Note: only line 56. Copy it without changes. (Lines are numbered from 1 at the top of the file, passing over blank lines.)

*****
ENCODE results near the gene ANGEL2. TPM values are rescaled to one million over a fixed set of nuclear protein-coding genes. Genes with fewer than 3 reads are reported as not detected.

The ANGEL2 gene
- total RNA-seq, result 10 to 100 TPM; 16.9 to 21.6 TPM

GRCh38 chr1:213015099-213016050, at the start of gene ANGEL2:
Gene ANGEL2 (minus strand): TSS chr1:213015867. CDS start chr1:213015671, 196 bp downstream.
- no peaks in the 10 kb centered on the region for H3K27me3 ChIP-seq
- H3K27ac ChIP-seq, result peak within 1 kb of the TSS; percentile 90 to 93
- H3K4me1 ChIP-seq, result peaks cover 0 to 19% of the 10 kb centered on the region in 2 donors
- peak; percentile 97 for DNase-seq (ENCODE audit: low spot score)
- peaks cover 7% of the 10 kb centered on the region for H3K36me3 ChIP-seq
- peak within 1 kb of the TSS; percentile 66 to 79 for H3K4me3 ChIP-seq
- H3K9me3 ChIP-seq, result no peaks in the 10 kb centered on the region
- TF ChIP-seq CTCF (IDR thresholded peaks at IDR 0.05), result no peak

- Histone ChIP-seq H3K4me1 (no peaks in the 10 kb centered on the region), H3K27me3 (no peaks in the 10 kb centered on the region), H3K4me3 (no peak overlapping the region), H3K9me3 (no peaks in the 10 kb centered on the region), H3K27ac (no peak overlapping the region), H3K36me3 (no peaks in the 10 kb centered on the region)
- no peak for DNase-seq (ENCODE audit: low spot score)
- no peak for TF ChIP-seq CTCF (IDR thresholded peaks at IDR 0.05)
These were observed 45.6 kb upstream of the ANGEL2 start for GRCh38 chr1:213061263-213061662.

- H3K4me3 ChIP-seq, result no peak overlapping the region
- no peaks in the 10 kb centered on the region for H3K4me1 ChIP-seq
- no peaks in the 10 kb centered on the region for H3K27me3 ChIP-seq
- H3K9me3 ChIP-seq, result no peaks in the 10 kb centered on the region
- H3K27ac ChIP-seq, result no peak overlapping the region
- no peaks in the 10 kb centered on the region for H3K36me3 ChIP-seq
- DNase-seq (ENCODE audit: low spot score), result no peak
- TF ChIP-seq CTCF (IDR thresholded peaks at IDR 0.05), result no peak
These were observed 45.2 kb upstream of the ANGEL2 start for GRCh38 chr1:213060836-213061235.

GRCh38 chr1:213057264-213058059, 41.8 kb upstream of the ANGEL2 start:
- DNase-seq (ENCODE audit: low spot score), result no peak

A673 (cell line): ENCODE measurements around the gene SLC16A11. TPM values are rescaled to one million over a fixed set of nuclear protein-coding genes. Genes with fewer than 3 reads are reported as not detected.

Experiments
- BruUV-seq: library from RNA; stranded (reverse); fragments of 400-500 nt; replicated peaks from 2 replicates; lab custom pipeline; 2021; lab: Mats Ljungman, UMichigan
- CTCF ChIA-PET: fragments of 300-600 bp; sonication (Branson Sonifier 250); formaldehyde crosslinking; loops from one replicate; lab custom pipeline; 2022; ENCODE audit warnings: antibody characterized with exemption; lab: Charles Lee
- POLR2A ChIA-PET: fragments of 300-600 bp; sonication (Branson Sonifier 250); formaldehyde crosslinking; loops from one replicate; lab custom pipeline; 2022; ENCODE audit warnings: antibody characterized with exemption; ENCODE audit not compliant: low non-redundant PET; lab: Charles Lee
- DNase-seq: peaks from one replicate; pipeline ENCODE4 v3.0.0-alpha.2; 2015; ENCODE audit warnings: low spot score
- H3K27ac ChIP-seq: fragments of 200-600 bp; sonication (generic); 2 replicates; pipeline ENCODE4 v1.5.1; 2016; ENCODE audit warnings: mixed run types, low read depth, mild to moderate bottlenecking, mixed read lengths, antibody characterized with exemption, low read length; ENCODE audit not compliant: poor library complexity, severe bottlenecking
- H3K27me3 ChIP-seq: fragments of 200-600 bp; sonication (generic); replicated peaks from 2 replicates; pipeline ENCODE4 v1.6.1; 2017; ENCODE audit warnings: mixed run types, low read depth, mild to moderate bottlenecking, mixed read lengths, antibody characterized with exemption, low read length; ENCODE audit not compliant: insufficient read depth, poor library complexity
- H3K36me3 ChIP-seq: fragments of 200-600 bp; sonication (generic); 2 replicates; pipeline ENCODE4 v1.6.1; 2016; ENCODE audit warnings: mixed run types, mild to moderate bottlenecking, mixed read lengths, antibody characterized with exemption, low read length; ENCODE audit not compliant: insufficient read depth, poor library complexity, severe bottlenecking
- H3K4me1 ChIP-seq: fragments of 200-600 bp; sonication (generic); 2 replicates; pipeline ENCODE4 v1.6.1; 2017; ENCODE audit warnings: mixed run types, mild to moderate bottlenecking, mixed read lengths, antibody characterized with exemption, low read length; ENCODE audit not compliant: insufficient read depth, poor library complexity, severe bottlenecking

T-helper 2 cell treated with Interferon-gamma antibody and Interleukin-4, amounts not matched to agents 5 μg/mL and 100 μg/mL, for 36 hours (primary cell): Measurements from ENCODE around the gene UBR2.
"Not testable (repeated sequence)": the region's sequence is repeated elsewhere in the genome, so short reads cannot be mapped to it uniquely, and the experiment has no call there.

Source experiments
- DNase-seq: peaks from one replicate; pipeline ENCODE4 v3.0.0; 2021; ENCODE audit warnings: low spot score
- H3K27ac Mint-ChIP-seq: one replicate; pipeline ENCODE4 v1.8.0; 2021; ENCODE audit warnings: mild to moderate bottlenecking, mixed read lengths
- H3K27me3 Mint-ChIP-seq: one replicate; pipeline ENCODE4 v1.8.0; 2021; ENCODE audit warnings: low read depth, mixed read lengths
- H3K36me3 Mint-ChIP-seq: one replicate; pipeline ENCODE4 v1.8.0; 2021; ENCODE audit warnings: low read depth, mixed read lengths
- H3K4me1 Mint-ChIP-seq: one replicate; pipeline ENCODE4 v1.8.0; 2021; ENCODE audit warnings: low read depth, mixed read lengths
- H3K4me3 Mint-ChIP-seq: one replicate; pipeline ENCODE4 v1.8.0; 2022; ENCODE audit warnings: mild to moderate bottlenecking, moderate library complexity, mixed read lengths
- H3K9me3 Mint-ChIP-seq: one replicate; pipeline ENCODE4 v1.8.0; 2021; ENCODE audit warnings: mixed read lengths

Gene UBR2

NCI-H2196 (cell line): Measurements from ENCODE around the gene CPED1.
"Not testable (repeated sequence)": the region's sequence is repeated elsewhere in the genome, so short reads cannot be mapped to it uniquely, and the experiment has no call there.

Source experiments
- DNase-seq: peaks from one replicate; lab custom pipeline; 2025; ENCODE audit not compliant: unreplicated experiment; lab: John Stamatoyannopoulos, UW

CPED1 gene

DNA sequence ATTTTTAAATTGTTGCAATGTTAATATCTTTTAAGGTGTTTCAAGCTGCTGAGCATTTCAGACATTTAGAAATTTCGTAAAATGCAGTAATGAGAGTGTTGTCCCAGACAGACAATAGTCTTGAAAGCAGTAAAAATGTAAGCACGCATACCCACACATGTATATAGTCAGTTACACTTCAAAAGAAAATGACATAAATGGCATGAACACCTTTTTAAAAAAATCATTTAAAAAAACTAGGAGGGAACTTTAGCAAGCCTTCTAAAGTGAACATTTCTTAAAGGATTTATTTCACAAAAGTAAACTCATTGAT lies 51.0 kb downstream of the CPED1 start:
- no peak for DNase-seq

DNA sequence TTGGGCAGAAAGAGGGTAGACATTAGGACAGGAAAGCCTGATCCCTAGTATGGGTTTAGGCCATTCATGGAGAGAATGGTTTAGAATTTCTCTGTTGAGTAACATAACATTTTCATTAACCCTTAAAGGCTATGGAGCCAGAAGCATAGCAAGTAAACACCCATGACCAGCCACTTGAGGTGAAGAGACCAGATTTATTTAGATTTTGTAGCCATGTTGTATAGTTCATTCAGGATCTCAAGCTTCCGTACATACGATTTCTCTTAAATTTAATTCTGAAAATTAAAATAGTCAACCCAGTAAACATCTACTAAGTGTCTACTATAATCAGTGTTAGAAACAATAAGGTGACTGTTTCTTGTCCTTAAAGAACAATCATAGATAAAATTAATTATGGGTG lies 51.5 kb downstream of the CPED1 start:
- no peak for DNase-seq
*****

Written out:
- no peak for DNase-seq